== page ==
Would be’s are still contenders

School got in the way of the Cavan band’s ascent in the 1990s. They’re back to try again, writes Ed Power

THE Would Be’s are slightly embarrassed. “It’s the season for the comeback, isn’t it?” sighs singer/trombonist Aideen O’Reilly. “And we’re another comeback band. We are self-conscious about that. Then again, we have very different motives to all those other groups.”

She’s right about that. The Would Be’s aren’t getting back together because fans demand it or because promoters are dangling wodges of cash. The Cavan indie pop five piece have reformed for more emotive and personal reasons. They want to make up for all the mistakes they committed first time around.

“We have huge regrets about how things finished,” says vocalist Julie McDonnell. “We don’t dwell on them. We just get angry. They are always there in the background.”

The Would Be’s are the great lost band of Irish music. Their 1990 debut single ‘I’m Hardly Ever Wrong’ caused a sensation. Morrissey championed it. Influential British DJ John Peel played it non-stop. Fifteen record labels chased their signature. They were alternative darlings of the hour.

“We got a bit cocky, I suppose,” says guitarist and songwriter Mattie Finnegan, architect of their jangling, occasionally whacky, sound. “You’re young, you take the attention for granted. You think it will never end.” Like many bands they made the mistake of believing the hype, of assuming they would remain press favourites forever. Rather than being sensible and signing to a major they tried to do things their own way and went with a smaller independent label. It proved a fatal decision.

“At the time it felt like the right thing to do,” says Finnegan. “But with hindsight we regretted it. The label we went with didn’t promise us huge marketing budgets. But they said they could do licensing deals all over the world. Things didn’t pan out.”

“You have to remember we were extremely young when this was all happening,” says O’Reilly. “The lads were in their early 20s. Me and Julie had just done our Inter Cert. It was surreal leaving school at 4pm, rehearsing for a concert, then heading off to play Dublin. At one gig, there were so many people in the venue none of the A&R men who wanted to sign us could get in.”

“The record companies used to ring the school,” adds McDonnell. “We’d be dragged out of class down to the principal’s office, where the phone was. Usually, they were looking for the lads. The only way they had of reaching us was through the school. It was such a strange thing to go through.”

Celebrity was fleeting. Within a year, the media had gone off them. Then McDonnell, whose voice was their most recognisable asset, delivered a bombshell. She was quitting. Her education was more important than the band.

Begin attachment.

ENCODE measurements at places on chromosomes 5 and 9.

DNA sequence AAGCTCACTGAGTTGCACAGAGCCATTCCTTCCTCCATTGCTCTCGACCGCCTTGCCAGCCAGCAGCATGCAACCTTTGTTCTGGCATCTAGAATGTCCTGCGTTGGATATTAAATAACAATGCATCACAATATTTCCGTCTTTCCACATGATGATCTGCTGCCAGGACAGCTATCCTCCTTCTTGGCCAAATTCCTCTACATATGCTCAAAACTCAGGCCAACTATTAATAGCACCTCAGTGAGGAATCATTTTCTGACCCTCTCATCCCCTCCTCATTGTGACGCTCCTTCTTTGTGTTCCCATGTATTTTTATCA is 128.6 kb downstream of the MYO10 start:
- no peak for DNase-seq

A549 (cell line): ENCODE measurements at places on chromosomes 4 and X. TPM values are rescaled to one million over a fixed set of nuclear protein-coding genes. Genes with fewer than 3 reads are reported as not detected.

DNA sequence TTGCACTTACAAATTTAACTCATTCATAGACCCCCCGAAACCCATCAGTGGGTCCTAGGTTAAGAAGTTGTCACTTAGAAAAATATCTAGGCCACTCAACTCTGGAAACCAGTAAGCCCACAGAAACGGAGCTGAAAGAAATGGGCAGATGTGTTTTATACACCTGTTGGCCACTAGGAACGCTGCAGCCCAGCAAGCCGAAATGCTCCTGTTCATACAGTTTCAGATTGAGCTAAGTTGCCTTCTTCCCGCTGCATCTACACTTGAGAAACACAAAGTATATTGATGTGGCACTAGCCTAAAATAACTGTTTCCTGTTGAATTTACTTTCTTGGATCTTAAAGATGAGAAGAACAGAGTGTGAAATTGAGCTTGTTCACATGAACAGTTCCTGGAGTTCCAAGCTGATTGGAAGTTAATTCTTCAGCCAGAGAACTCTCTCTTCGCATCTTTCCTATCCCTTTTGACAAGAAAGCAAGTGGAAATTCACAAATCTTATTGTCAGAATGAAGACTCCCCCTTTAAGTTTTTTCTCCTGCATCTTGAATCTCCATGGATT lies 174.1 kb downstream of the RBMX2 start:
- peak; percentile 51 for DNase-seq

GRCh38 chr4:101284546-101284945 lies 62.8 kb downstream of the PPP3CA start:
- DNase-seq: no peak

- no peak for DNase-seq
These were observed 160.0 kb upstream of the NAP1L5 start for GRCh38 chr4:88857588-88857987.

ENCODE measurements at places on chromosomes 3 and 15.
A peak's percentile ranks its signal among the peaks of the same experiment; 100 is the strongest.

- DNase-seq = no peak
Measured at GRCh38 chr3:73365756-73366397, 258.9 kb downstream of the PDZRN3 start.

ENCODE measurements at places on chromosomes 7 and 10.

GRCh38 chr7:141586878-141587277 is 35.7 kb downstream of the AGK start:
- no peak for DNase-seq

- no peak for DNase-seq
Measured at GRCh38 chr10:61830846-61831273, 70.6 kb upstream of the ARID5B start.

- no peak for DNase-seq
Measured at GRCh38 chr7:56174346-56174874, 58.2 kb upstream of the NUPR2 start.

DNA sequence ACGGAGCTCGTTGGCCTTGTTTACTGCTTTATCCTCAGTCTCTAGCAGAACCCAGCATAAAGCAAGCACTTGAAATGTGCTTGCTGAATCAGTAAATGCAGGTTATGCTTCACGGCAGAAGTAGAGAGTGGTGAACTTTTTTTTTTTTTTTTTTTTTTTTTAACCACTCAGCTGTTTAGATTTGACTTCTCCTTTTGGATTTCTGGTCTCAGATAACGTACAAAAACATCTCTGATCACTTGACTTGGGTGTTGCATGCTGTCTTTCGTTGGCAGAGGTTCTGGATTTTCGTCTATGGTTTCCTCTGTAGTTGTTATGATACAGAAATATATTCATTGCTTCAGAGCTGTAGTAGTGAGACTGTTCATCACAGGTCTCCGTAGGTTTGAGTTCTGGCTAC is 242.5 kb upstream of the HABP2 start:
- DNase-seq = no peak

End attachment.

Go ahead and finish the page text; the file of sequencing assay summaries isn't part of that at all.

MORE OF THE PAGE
“It was a choice really, between staying in the group and doing my Leaving Cert,” she says. “I chose my Leaving. It’s a shame because I think, if we’d gone about things differently, we could have done both, the band and school. The way it was presented to us at the time, it was one or the other.”

“That was really tough for me,” adds O’Reilly. “Because I had considered going back to school as well. To be honest, I think I was too embarrassed to go back. Then one day, there was a knock on the door. The lads had come to tell me they’d decided to knock it on the head. I was devastated, absolutely devastated. I had given everything.”

When the group petered out, the five members tried to make it in the real world. O’Reilly went into event planning, McDonnell became a teacher. Finnegan got by as a jobbing musician. The Would Be’s passed into obscurity.

They were jolted back into action after reading some kind words about the band in the media. There was a sense of unfinished business, the nagging suspicion their career wasn’t everything it should have been. Still relatively young — O’Reilly and McDonnell are in their 30s — they’ve decided to have another go.

The Would Be’s got together last spring for a one off show supporting the Frank and Walters. At that stage, nobody had raised the possibility of recording once more. However, the gig went well and before they knew it they had knocked together a new single, ‘Ivy Avenue’, which is receiving healthy airplay. It has started to occur to the Would Be’s that they just might have a career again.

“It’s weird. As soon as we released the single we were getting offered tons of sessions. People are playing it on the radio,” says Finnegan. “It’s great to know that people still care. We aren’t making longterm plans yet. We’re just happy to be here.”

* The Would Be’s play Whelan’s Dublin, Aug 18; Murphy’s Little Big Weekend, Cork, Aug 25.


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